Tepper ranks third internationally for recruitment

Degrees from the Tepper School of Business just became much more valuable. The third most valuable, to be exact - both in the country and in the world.

In their September 21 issue, The Wall Street Journal listed CMU's Tepper School third in both the national and international categories for business school rankings. The rankings measured "how appealing the schools are to recruiters - the buyers of MBA talent." Of all schools ranked, only the Tepper School and Mexico's Instituto Panamericano de Alta Direccion de Empresa (IPADE) placed in multiple categories.

The ranking comes almost two years after alumnus David Tepper donated $55 million to CMU?s former Graduate School of Industrial Administration (GSIA), renaming it the Tepper School of Business. It also comes after the Tepper School's MBA program shrank from 500 graduating students to 315, the Journal reported, to reduce class sizes and lessen the strain on the faculty.

"I can definitely tell a better quality of students actually entering the business school, which is kind of unusual," said Arish Gupta, president of CMU's Omega Psi chapter of the Alpha Kappa Psi coed business fraternity. "Being a business fraternity, you get to see which freshmen are really engaged ... and this freshman class is really engaged on campus. Just looking at their class, it?s developed really well."

Gupta commented on how the majority of the fraternity's seniors have been able to secure internships and positions at the nation?s top banking firms as a result of the Tepper School's worth in the industry. "With this improvement," he said, "it really pushes us ahead." In particular, Gupta singled out the school's Information Systems and Management and Information Systems (MISM) programs as being among the most successful.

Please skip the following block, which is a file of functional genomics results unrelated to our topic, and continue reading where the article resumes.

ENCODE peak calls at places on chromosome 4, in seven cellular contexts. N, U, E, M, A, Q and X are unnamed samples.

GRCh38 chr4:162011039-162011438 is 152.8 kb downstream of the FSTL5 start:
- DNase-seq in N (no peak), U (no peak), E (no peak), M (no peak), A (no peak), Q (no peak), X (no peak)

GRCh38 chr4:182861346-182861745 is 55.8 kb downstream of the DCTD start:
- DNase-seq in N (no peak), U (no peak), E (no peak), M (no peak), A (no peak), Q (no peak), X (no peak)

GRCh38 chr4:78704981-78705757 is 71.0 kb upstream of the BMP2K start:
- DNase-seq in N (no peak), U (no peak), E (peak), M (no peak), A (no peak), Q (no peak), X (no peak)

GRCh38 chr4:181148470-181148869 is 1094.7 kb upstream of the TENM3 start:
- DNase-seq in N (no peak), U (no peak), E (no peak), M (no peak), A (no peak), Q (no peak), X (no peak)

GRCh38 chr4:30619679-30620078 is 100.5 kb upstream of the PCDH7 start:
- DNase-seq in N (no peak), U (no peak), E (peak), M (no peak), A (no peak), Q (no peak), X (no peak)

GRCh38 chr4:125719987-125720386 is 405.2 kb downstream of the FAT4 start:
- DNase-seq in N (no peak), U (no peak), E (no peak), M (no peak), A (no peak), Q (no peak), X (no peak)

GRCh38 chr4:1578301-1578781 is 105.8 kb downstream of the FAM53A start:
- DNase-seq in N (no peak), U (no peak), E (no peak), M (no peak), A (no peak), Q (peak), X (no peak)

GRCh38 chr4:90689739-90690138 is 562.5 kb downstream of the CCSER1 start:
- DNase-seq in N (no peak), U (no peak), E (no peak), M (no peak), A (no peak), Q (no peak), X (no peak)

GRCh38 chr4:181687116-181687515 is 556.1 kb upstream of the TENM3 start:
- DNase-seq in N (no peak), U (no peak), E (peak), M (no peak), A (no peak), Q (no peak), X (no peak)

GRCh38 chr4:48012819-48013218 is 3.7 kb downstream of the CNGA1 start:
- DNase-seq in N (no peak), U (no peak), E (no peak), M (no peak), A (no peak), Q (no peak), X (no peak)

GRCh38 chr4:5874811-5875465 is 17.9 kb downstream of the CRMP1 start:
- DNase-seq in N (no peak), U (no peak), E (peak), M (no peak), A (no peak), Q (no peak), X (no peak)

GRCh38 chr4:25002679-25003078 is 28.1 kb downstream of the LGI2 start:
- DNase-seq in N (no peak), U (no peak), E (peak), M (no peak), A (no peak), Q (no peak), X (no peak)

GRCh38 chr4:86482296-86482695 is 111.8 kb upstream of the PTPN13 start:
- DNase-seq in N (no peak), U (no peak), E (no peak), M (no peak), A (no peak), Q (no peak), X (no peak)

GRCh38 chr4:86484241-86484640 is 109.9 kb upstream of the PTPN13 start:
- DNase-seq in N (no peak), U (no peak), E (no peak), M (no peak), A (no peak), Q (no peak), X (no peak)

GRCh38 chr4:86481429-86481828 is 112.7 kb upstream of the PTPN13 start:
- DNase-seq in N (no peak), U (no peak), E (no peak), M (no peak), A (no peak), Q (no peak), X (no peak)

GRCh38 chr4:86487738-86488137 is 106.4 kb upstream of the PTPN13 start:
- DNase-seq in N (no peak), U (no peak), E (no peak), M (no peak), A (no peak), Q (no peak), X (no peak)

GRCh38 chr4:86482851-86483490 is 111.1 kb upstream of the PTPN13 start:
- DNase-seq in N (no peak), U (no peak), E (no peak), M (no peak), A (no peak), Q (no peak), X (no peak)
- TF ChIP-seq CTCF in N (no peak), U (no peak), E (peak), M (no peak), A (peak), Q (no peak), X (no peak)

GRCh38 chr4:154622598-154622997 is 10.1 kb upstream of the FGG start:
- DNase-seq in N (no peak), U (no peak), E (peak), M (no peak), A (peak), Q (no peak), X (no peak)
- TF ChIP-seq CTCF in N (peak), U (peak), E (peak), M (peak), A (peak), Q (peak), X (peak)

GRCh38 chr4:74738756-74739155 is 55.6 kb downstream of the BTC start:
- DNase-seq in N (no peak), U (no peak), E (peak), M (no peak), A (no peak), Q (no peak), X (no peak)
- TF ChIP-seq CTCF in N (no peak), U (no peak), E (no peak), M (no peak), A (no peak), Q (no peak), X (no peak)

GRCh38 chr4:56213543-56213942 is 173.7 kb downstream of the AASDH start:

Jason DiVenere, a recent graduate of the Tepper School and now a supply chain consultant for IBM in Washington, D.C., said that the number of CMU graduates who returned during the school?s recent Technical Opportunities Conference proved how highly IBM valued Tepper students.

"I know IBM had 10 people this year standing at our booth," said DiVenere, "and a lot of them were recent grads. So that speaks a lot about the percentage of new hires that they're hiring coming from CMU. They [IBM] probably hire a lot more students from CMU than other schools." IBM was only one of several large corporations recruiting at this past week?s Opportunities Conferences.

Kenneth B. Dunn, the Tepper School's dean and a professor of financial economics, could not be reached for comment. However, Gupta noted that this ranking put the Tepper School in a srong place in relation to other peer universities. "This makes us stronger as a whole," he said, "both in terms of our status as a business school and [in terms of] actual recruitment."